Creating Game Boards
Game boards are a great source of recreation and leisure for children with disabilities. For children with mobility difficulties, it’s a leisure activity that does not require too much physical effort and at the same time, provides social interaction. For children with cognitive impairments, it’s a teaching technique. Whatever be the reason, game boards are fun, for the teachers, as well as the children. It’s a great way to include children with disabilities during play time. So whether you have an integrated classroom, or a special classroom, Game boards are an important part of it. This article provides ideas and tips for making game boards for students with disabilities.
Special Considerations While Making Game Boards
Game boards for students with disabilities need to be adapted according to the needs of the child. When you are making game boards for your classroom, consider all the children who have disabilities, and make boards that at least most of them can play with independently.
Game boards may need to be large in size to accommodate children with visual difficulties. They may also need to be large so that they can accommodate large counters, which children with hand function difficulties may require.
If children have cognitive difficulties, they need simple game boards. Some ideas are given below. Game boards need to be durable.
Consider laminating them so that spills or drool can be easily wiped off.
For children with hand function difficulties, you can modify counters by extending their height and increasing their width. You can use common household items like old marker caps, bottle caps etc. to make counters. You can even provide a variety of different shaped and sized counters in the game to allow for children with different needs.
In some cases, Velcro or flannel on the board and the bottom of the counter may help children from dropping the counters in the middle of the game.
Dice can be very complicated to use for children with hand function or cognition difficulties. Instead try using a round board with a spinner like shown in the picture, or make your own large sized dice with numbers and dots on them. For games that require you to measure time use a sand timer.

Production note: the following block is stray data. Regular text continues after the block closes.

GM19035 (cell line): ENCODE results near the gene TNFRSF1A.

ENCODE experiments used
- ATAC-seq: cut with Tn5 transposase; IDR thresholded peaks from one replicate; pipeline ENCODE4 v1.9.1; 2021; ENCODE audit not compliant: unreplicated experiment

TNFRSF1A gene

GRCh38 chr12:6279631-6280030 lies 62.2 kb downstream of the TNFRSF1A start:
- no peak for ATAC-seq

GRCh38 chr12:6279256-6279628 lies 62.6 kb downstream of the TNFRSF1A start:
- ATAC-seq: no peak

Materials required for making game boards are very basic. All you need is some thick card, white paper, paint, markers, ruler and lamination rolls. You can also use Velcro and flannel if you need.
Ideas for Game Boards You Can Make:
So here are some ideas you can use to make game boards for your classroom
Games for children with physical difficulties and visual difficulties:
- Checkers with modified counters: Make a large sized board for children with visual impairment. Make sure all the counters look and feel different from each other.
- Chess with modified counters and a large board
- Snakes and ladders with a large counters and a large board
Read this for more ideas on adapting games for children with visual impairment.
Games for children with cognitive difficulties:
- Snakes and ladders with numbers 1 to 20
- Shape matching game: make a number of shapes like circles, triangle, square, and hearts. The child has to throw a dice or spin a spinner that has shapes instead of numbers. The child has to choose the right shape and place it on the board.
- Animal noises game: child has to spin a spinner. The spinner has different animals on it. The child has to make the noise/ sound made by that particular animal.
- Performance game: Make a path from one end of the board to another. Draw a boy on one end and a house on the other. Divide the path into small blocks. Color some boxes red, some blue, some green, and some yellow. The children have to throw the dice and move the appropriate number of blocks. If they land on a red block- they have to sing, blue- dance, green- say a story or rhyme, and yellow- they don’t need to do anything.
These are just some ideas to get you started on your game boards for students with disabilities. Come up with your own ideas based on your lesson themes and learning objectives. Making game boards that are accessible to all can be fun and challenging. Make sure you modify it to ensure that everyone in your class can enjoy it. You can also introduce non - competitive games in your classroom. Look no further than Bright Hub for toys for students with disabilities.
Mark A. Hicks/Discovery Education/http://school.discoveryeducation.com/clipart/clip/gamespinner4c.html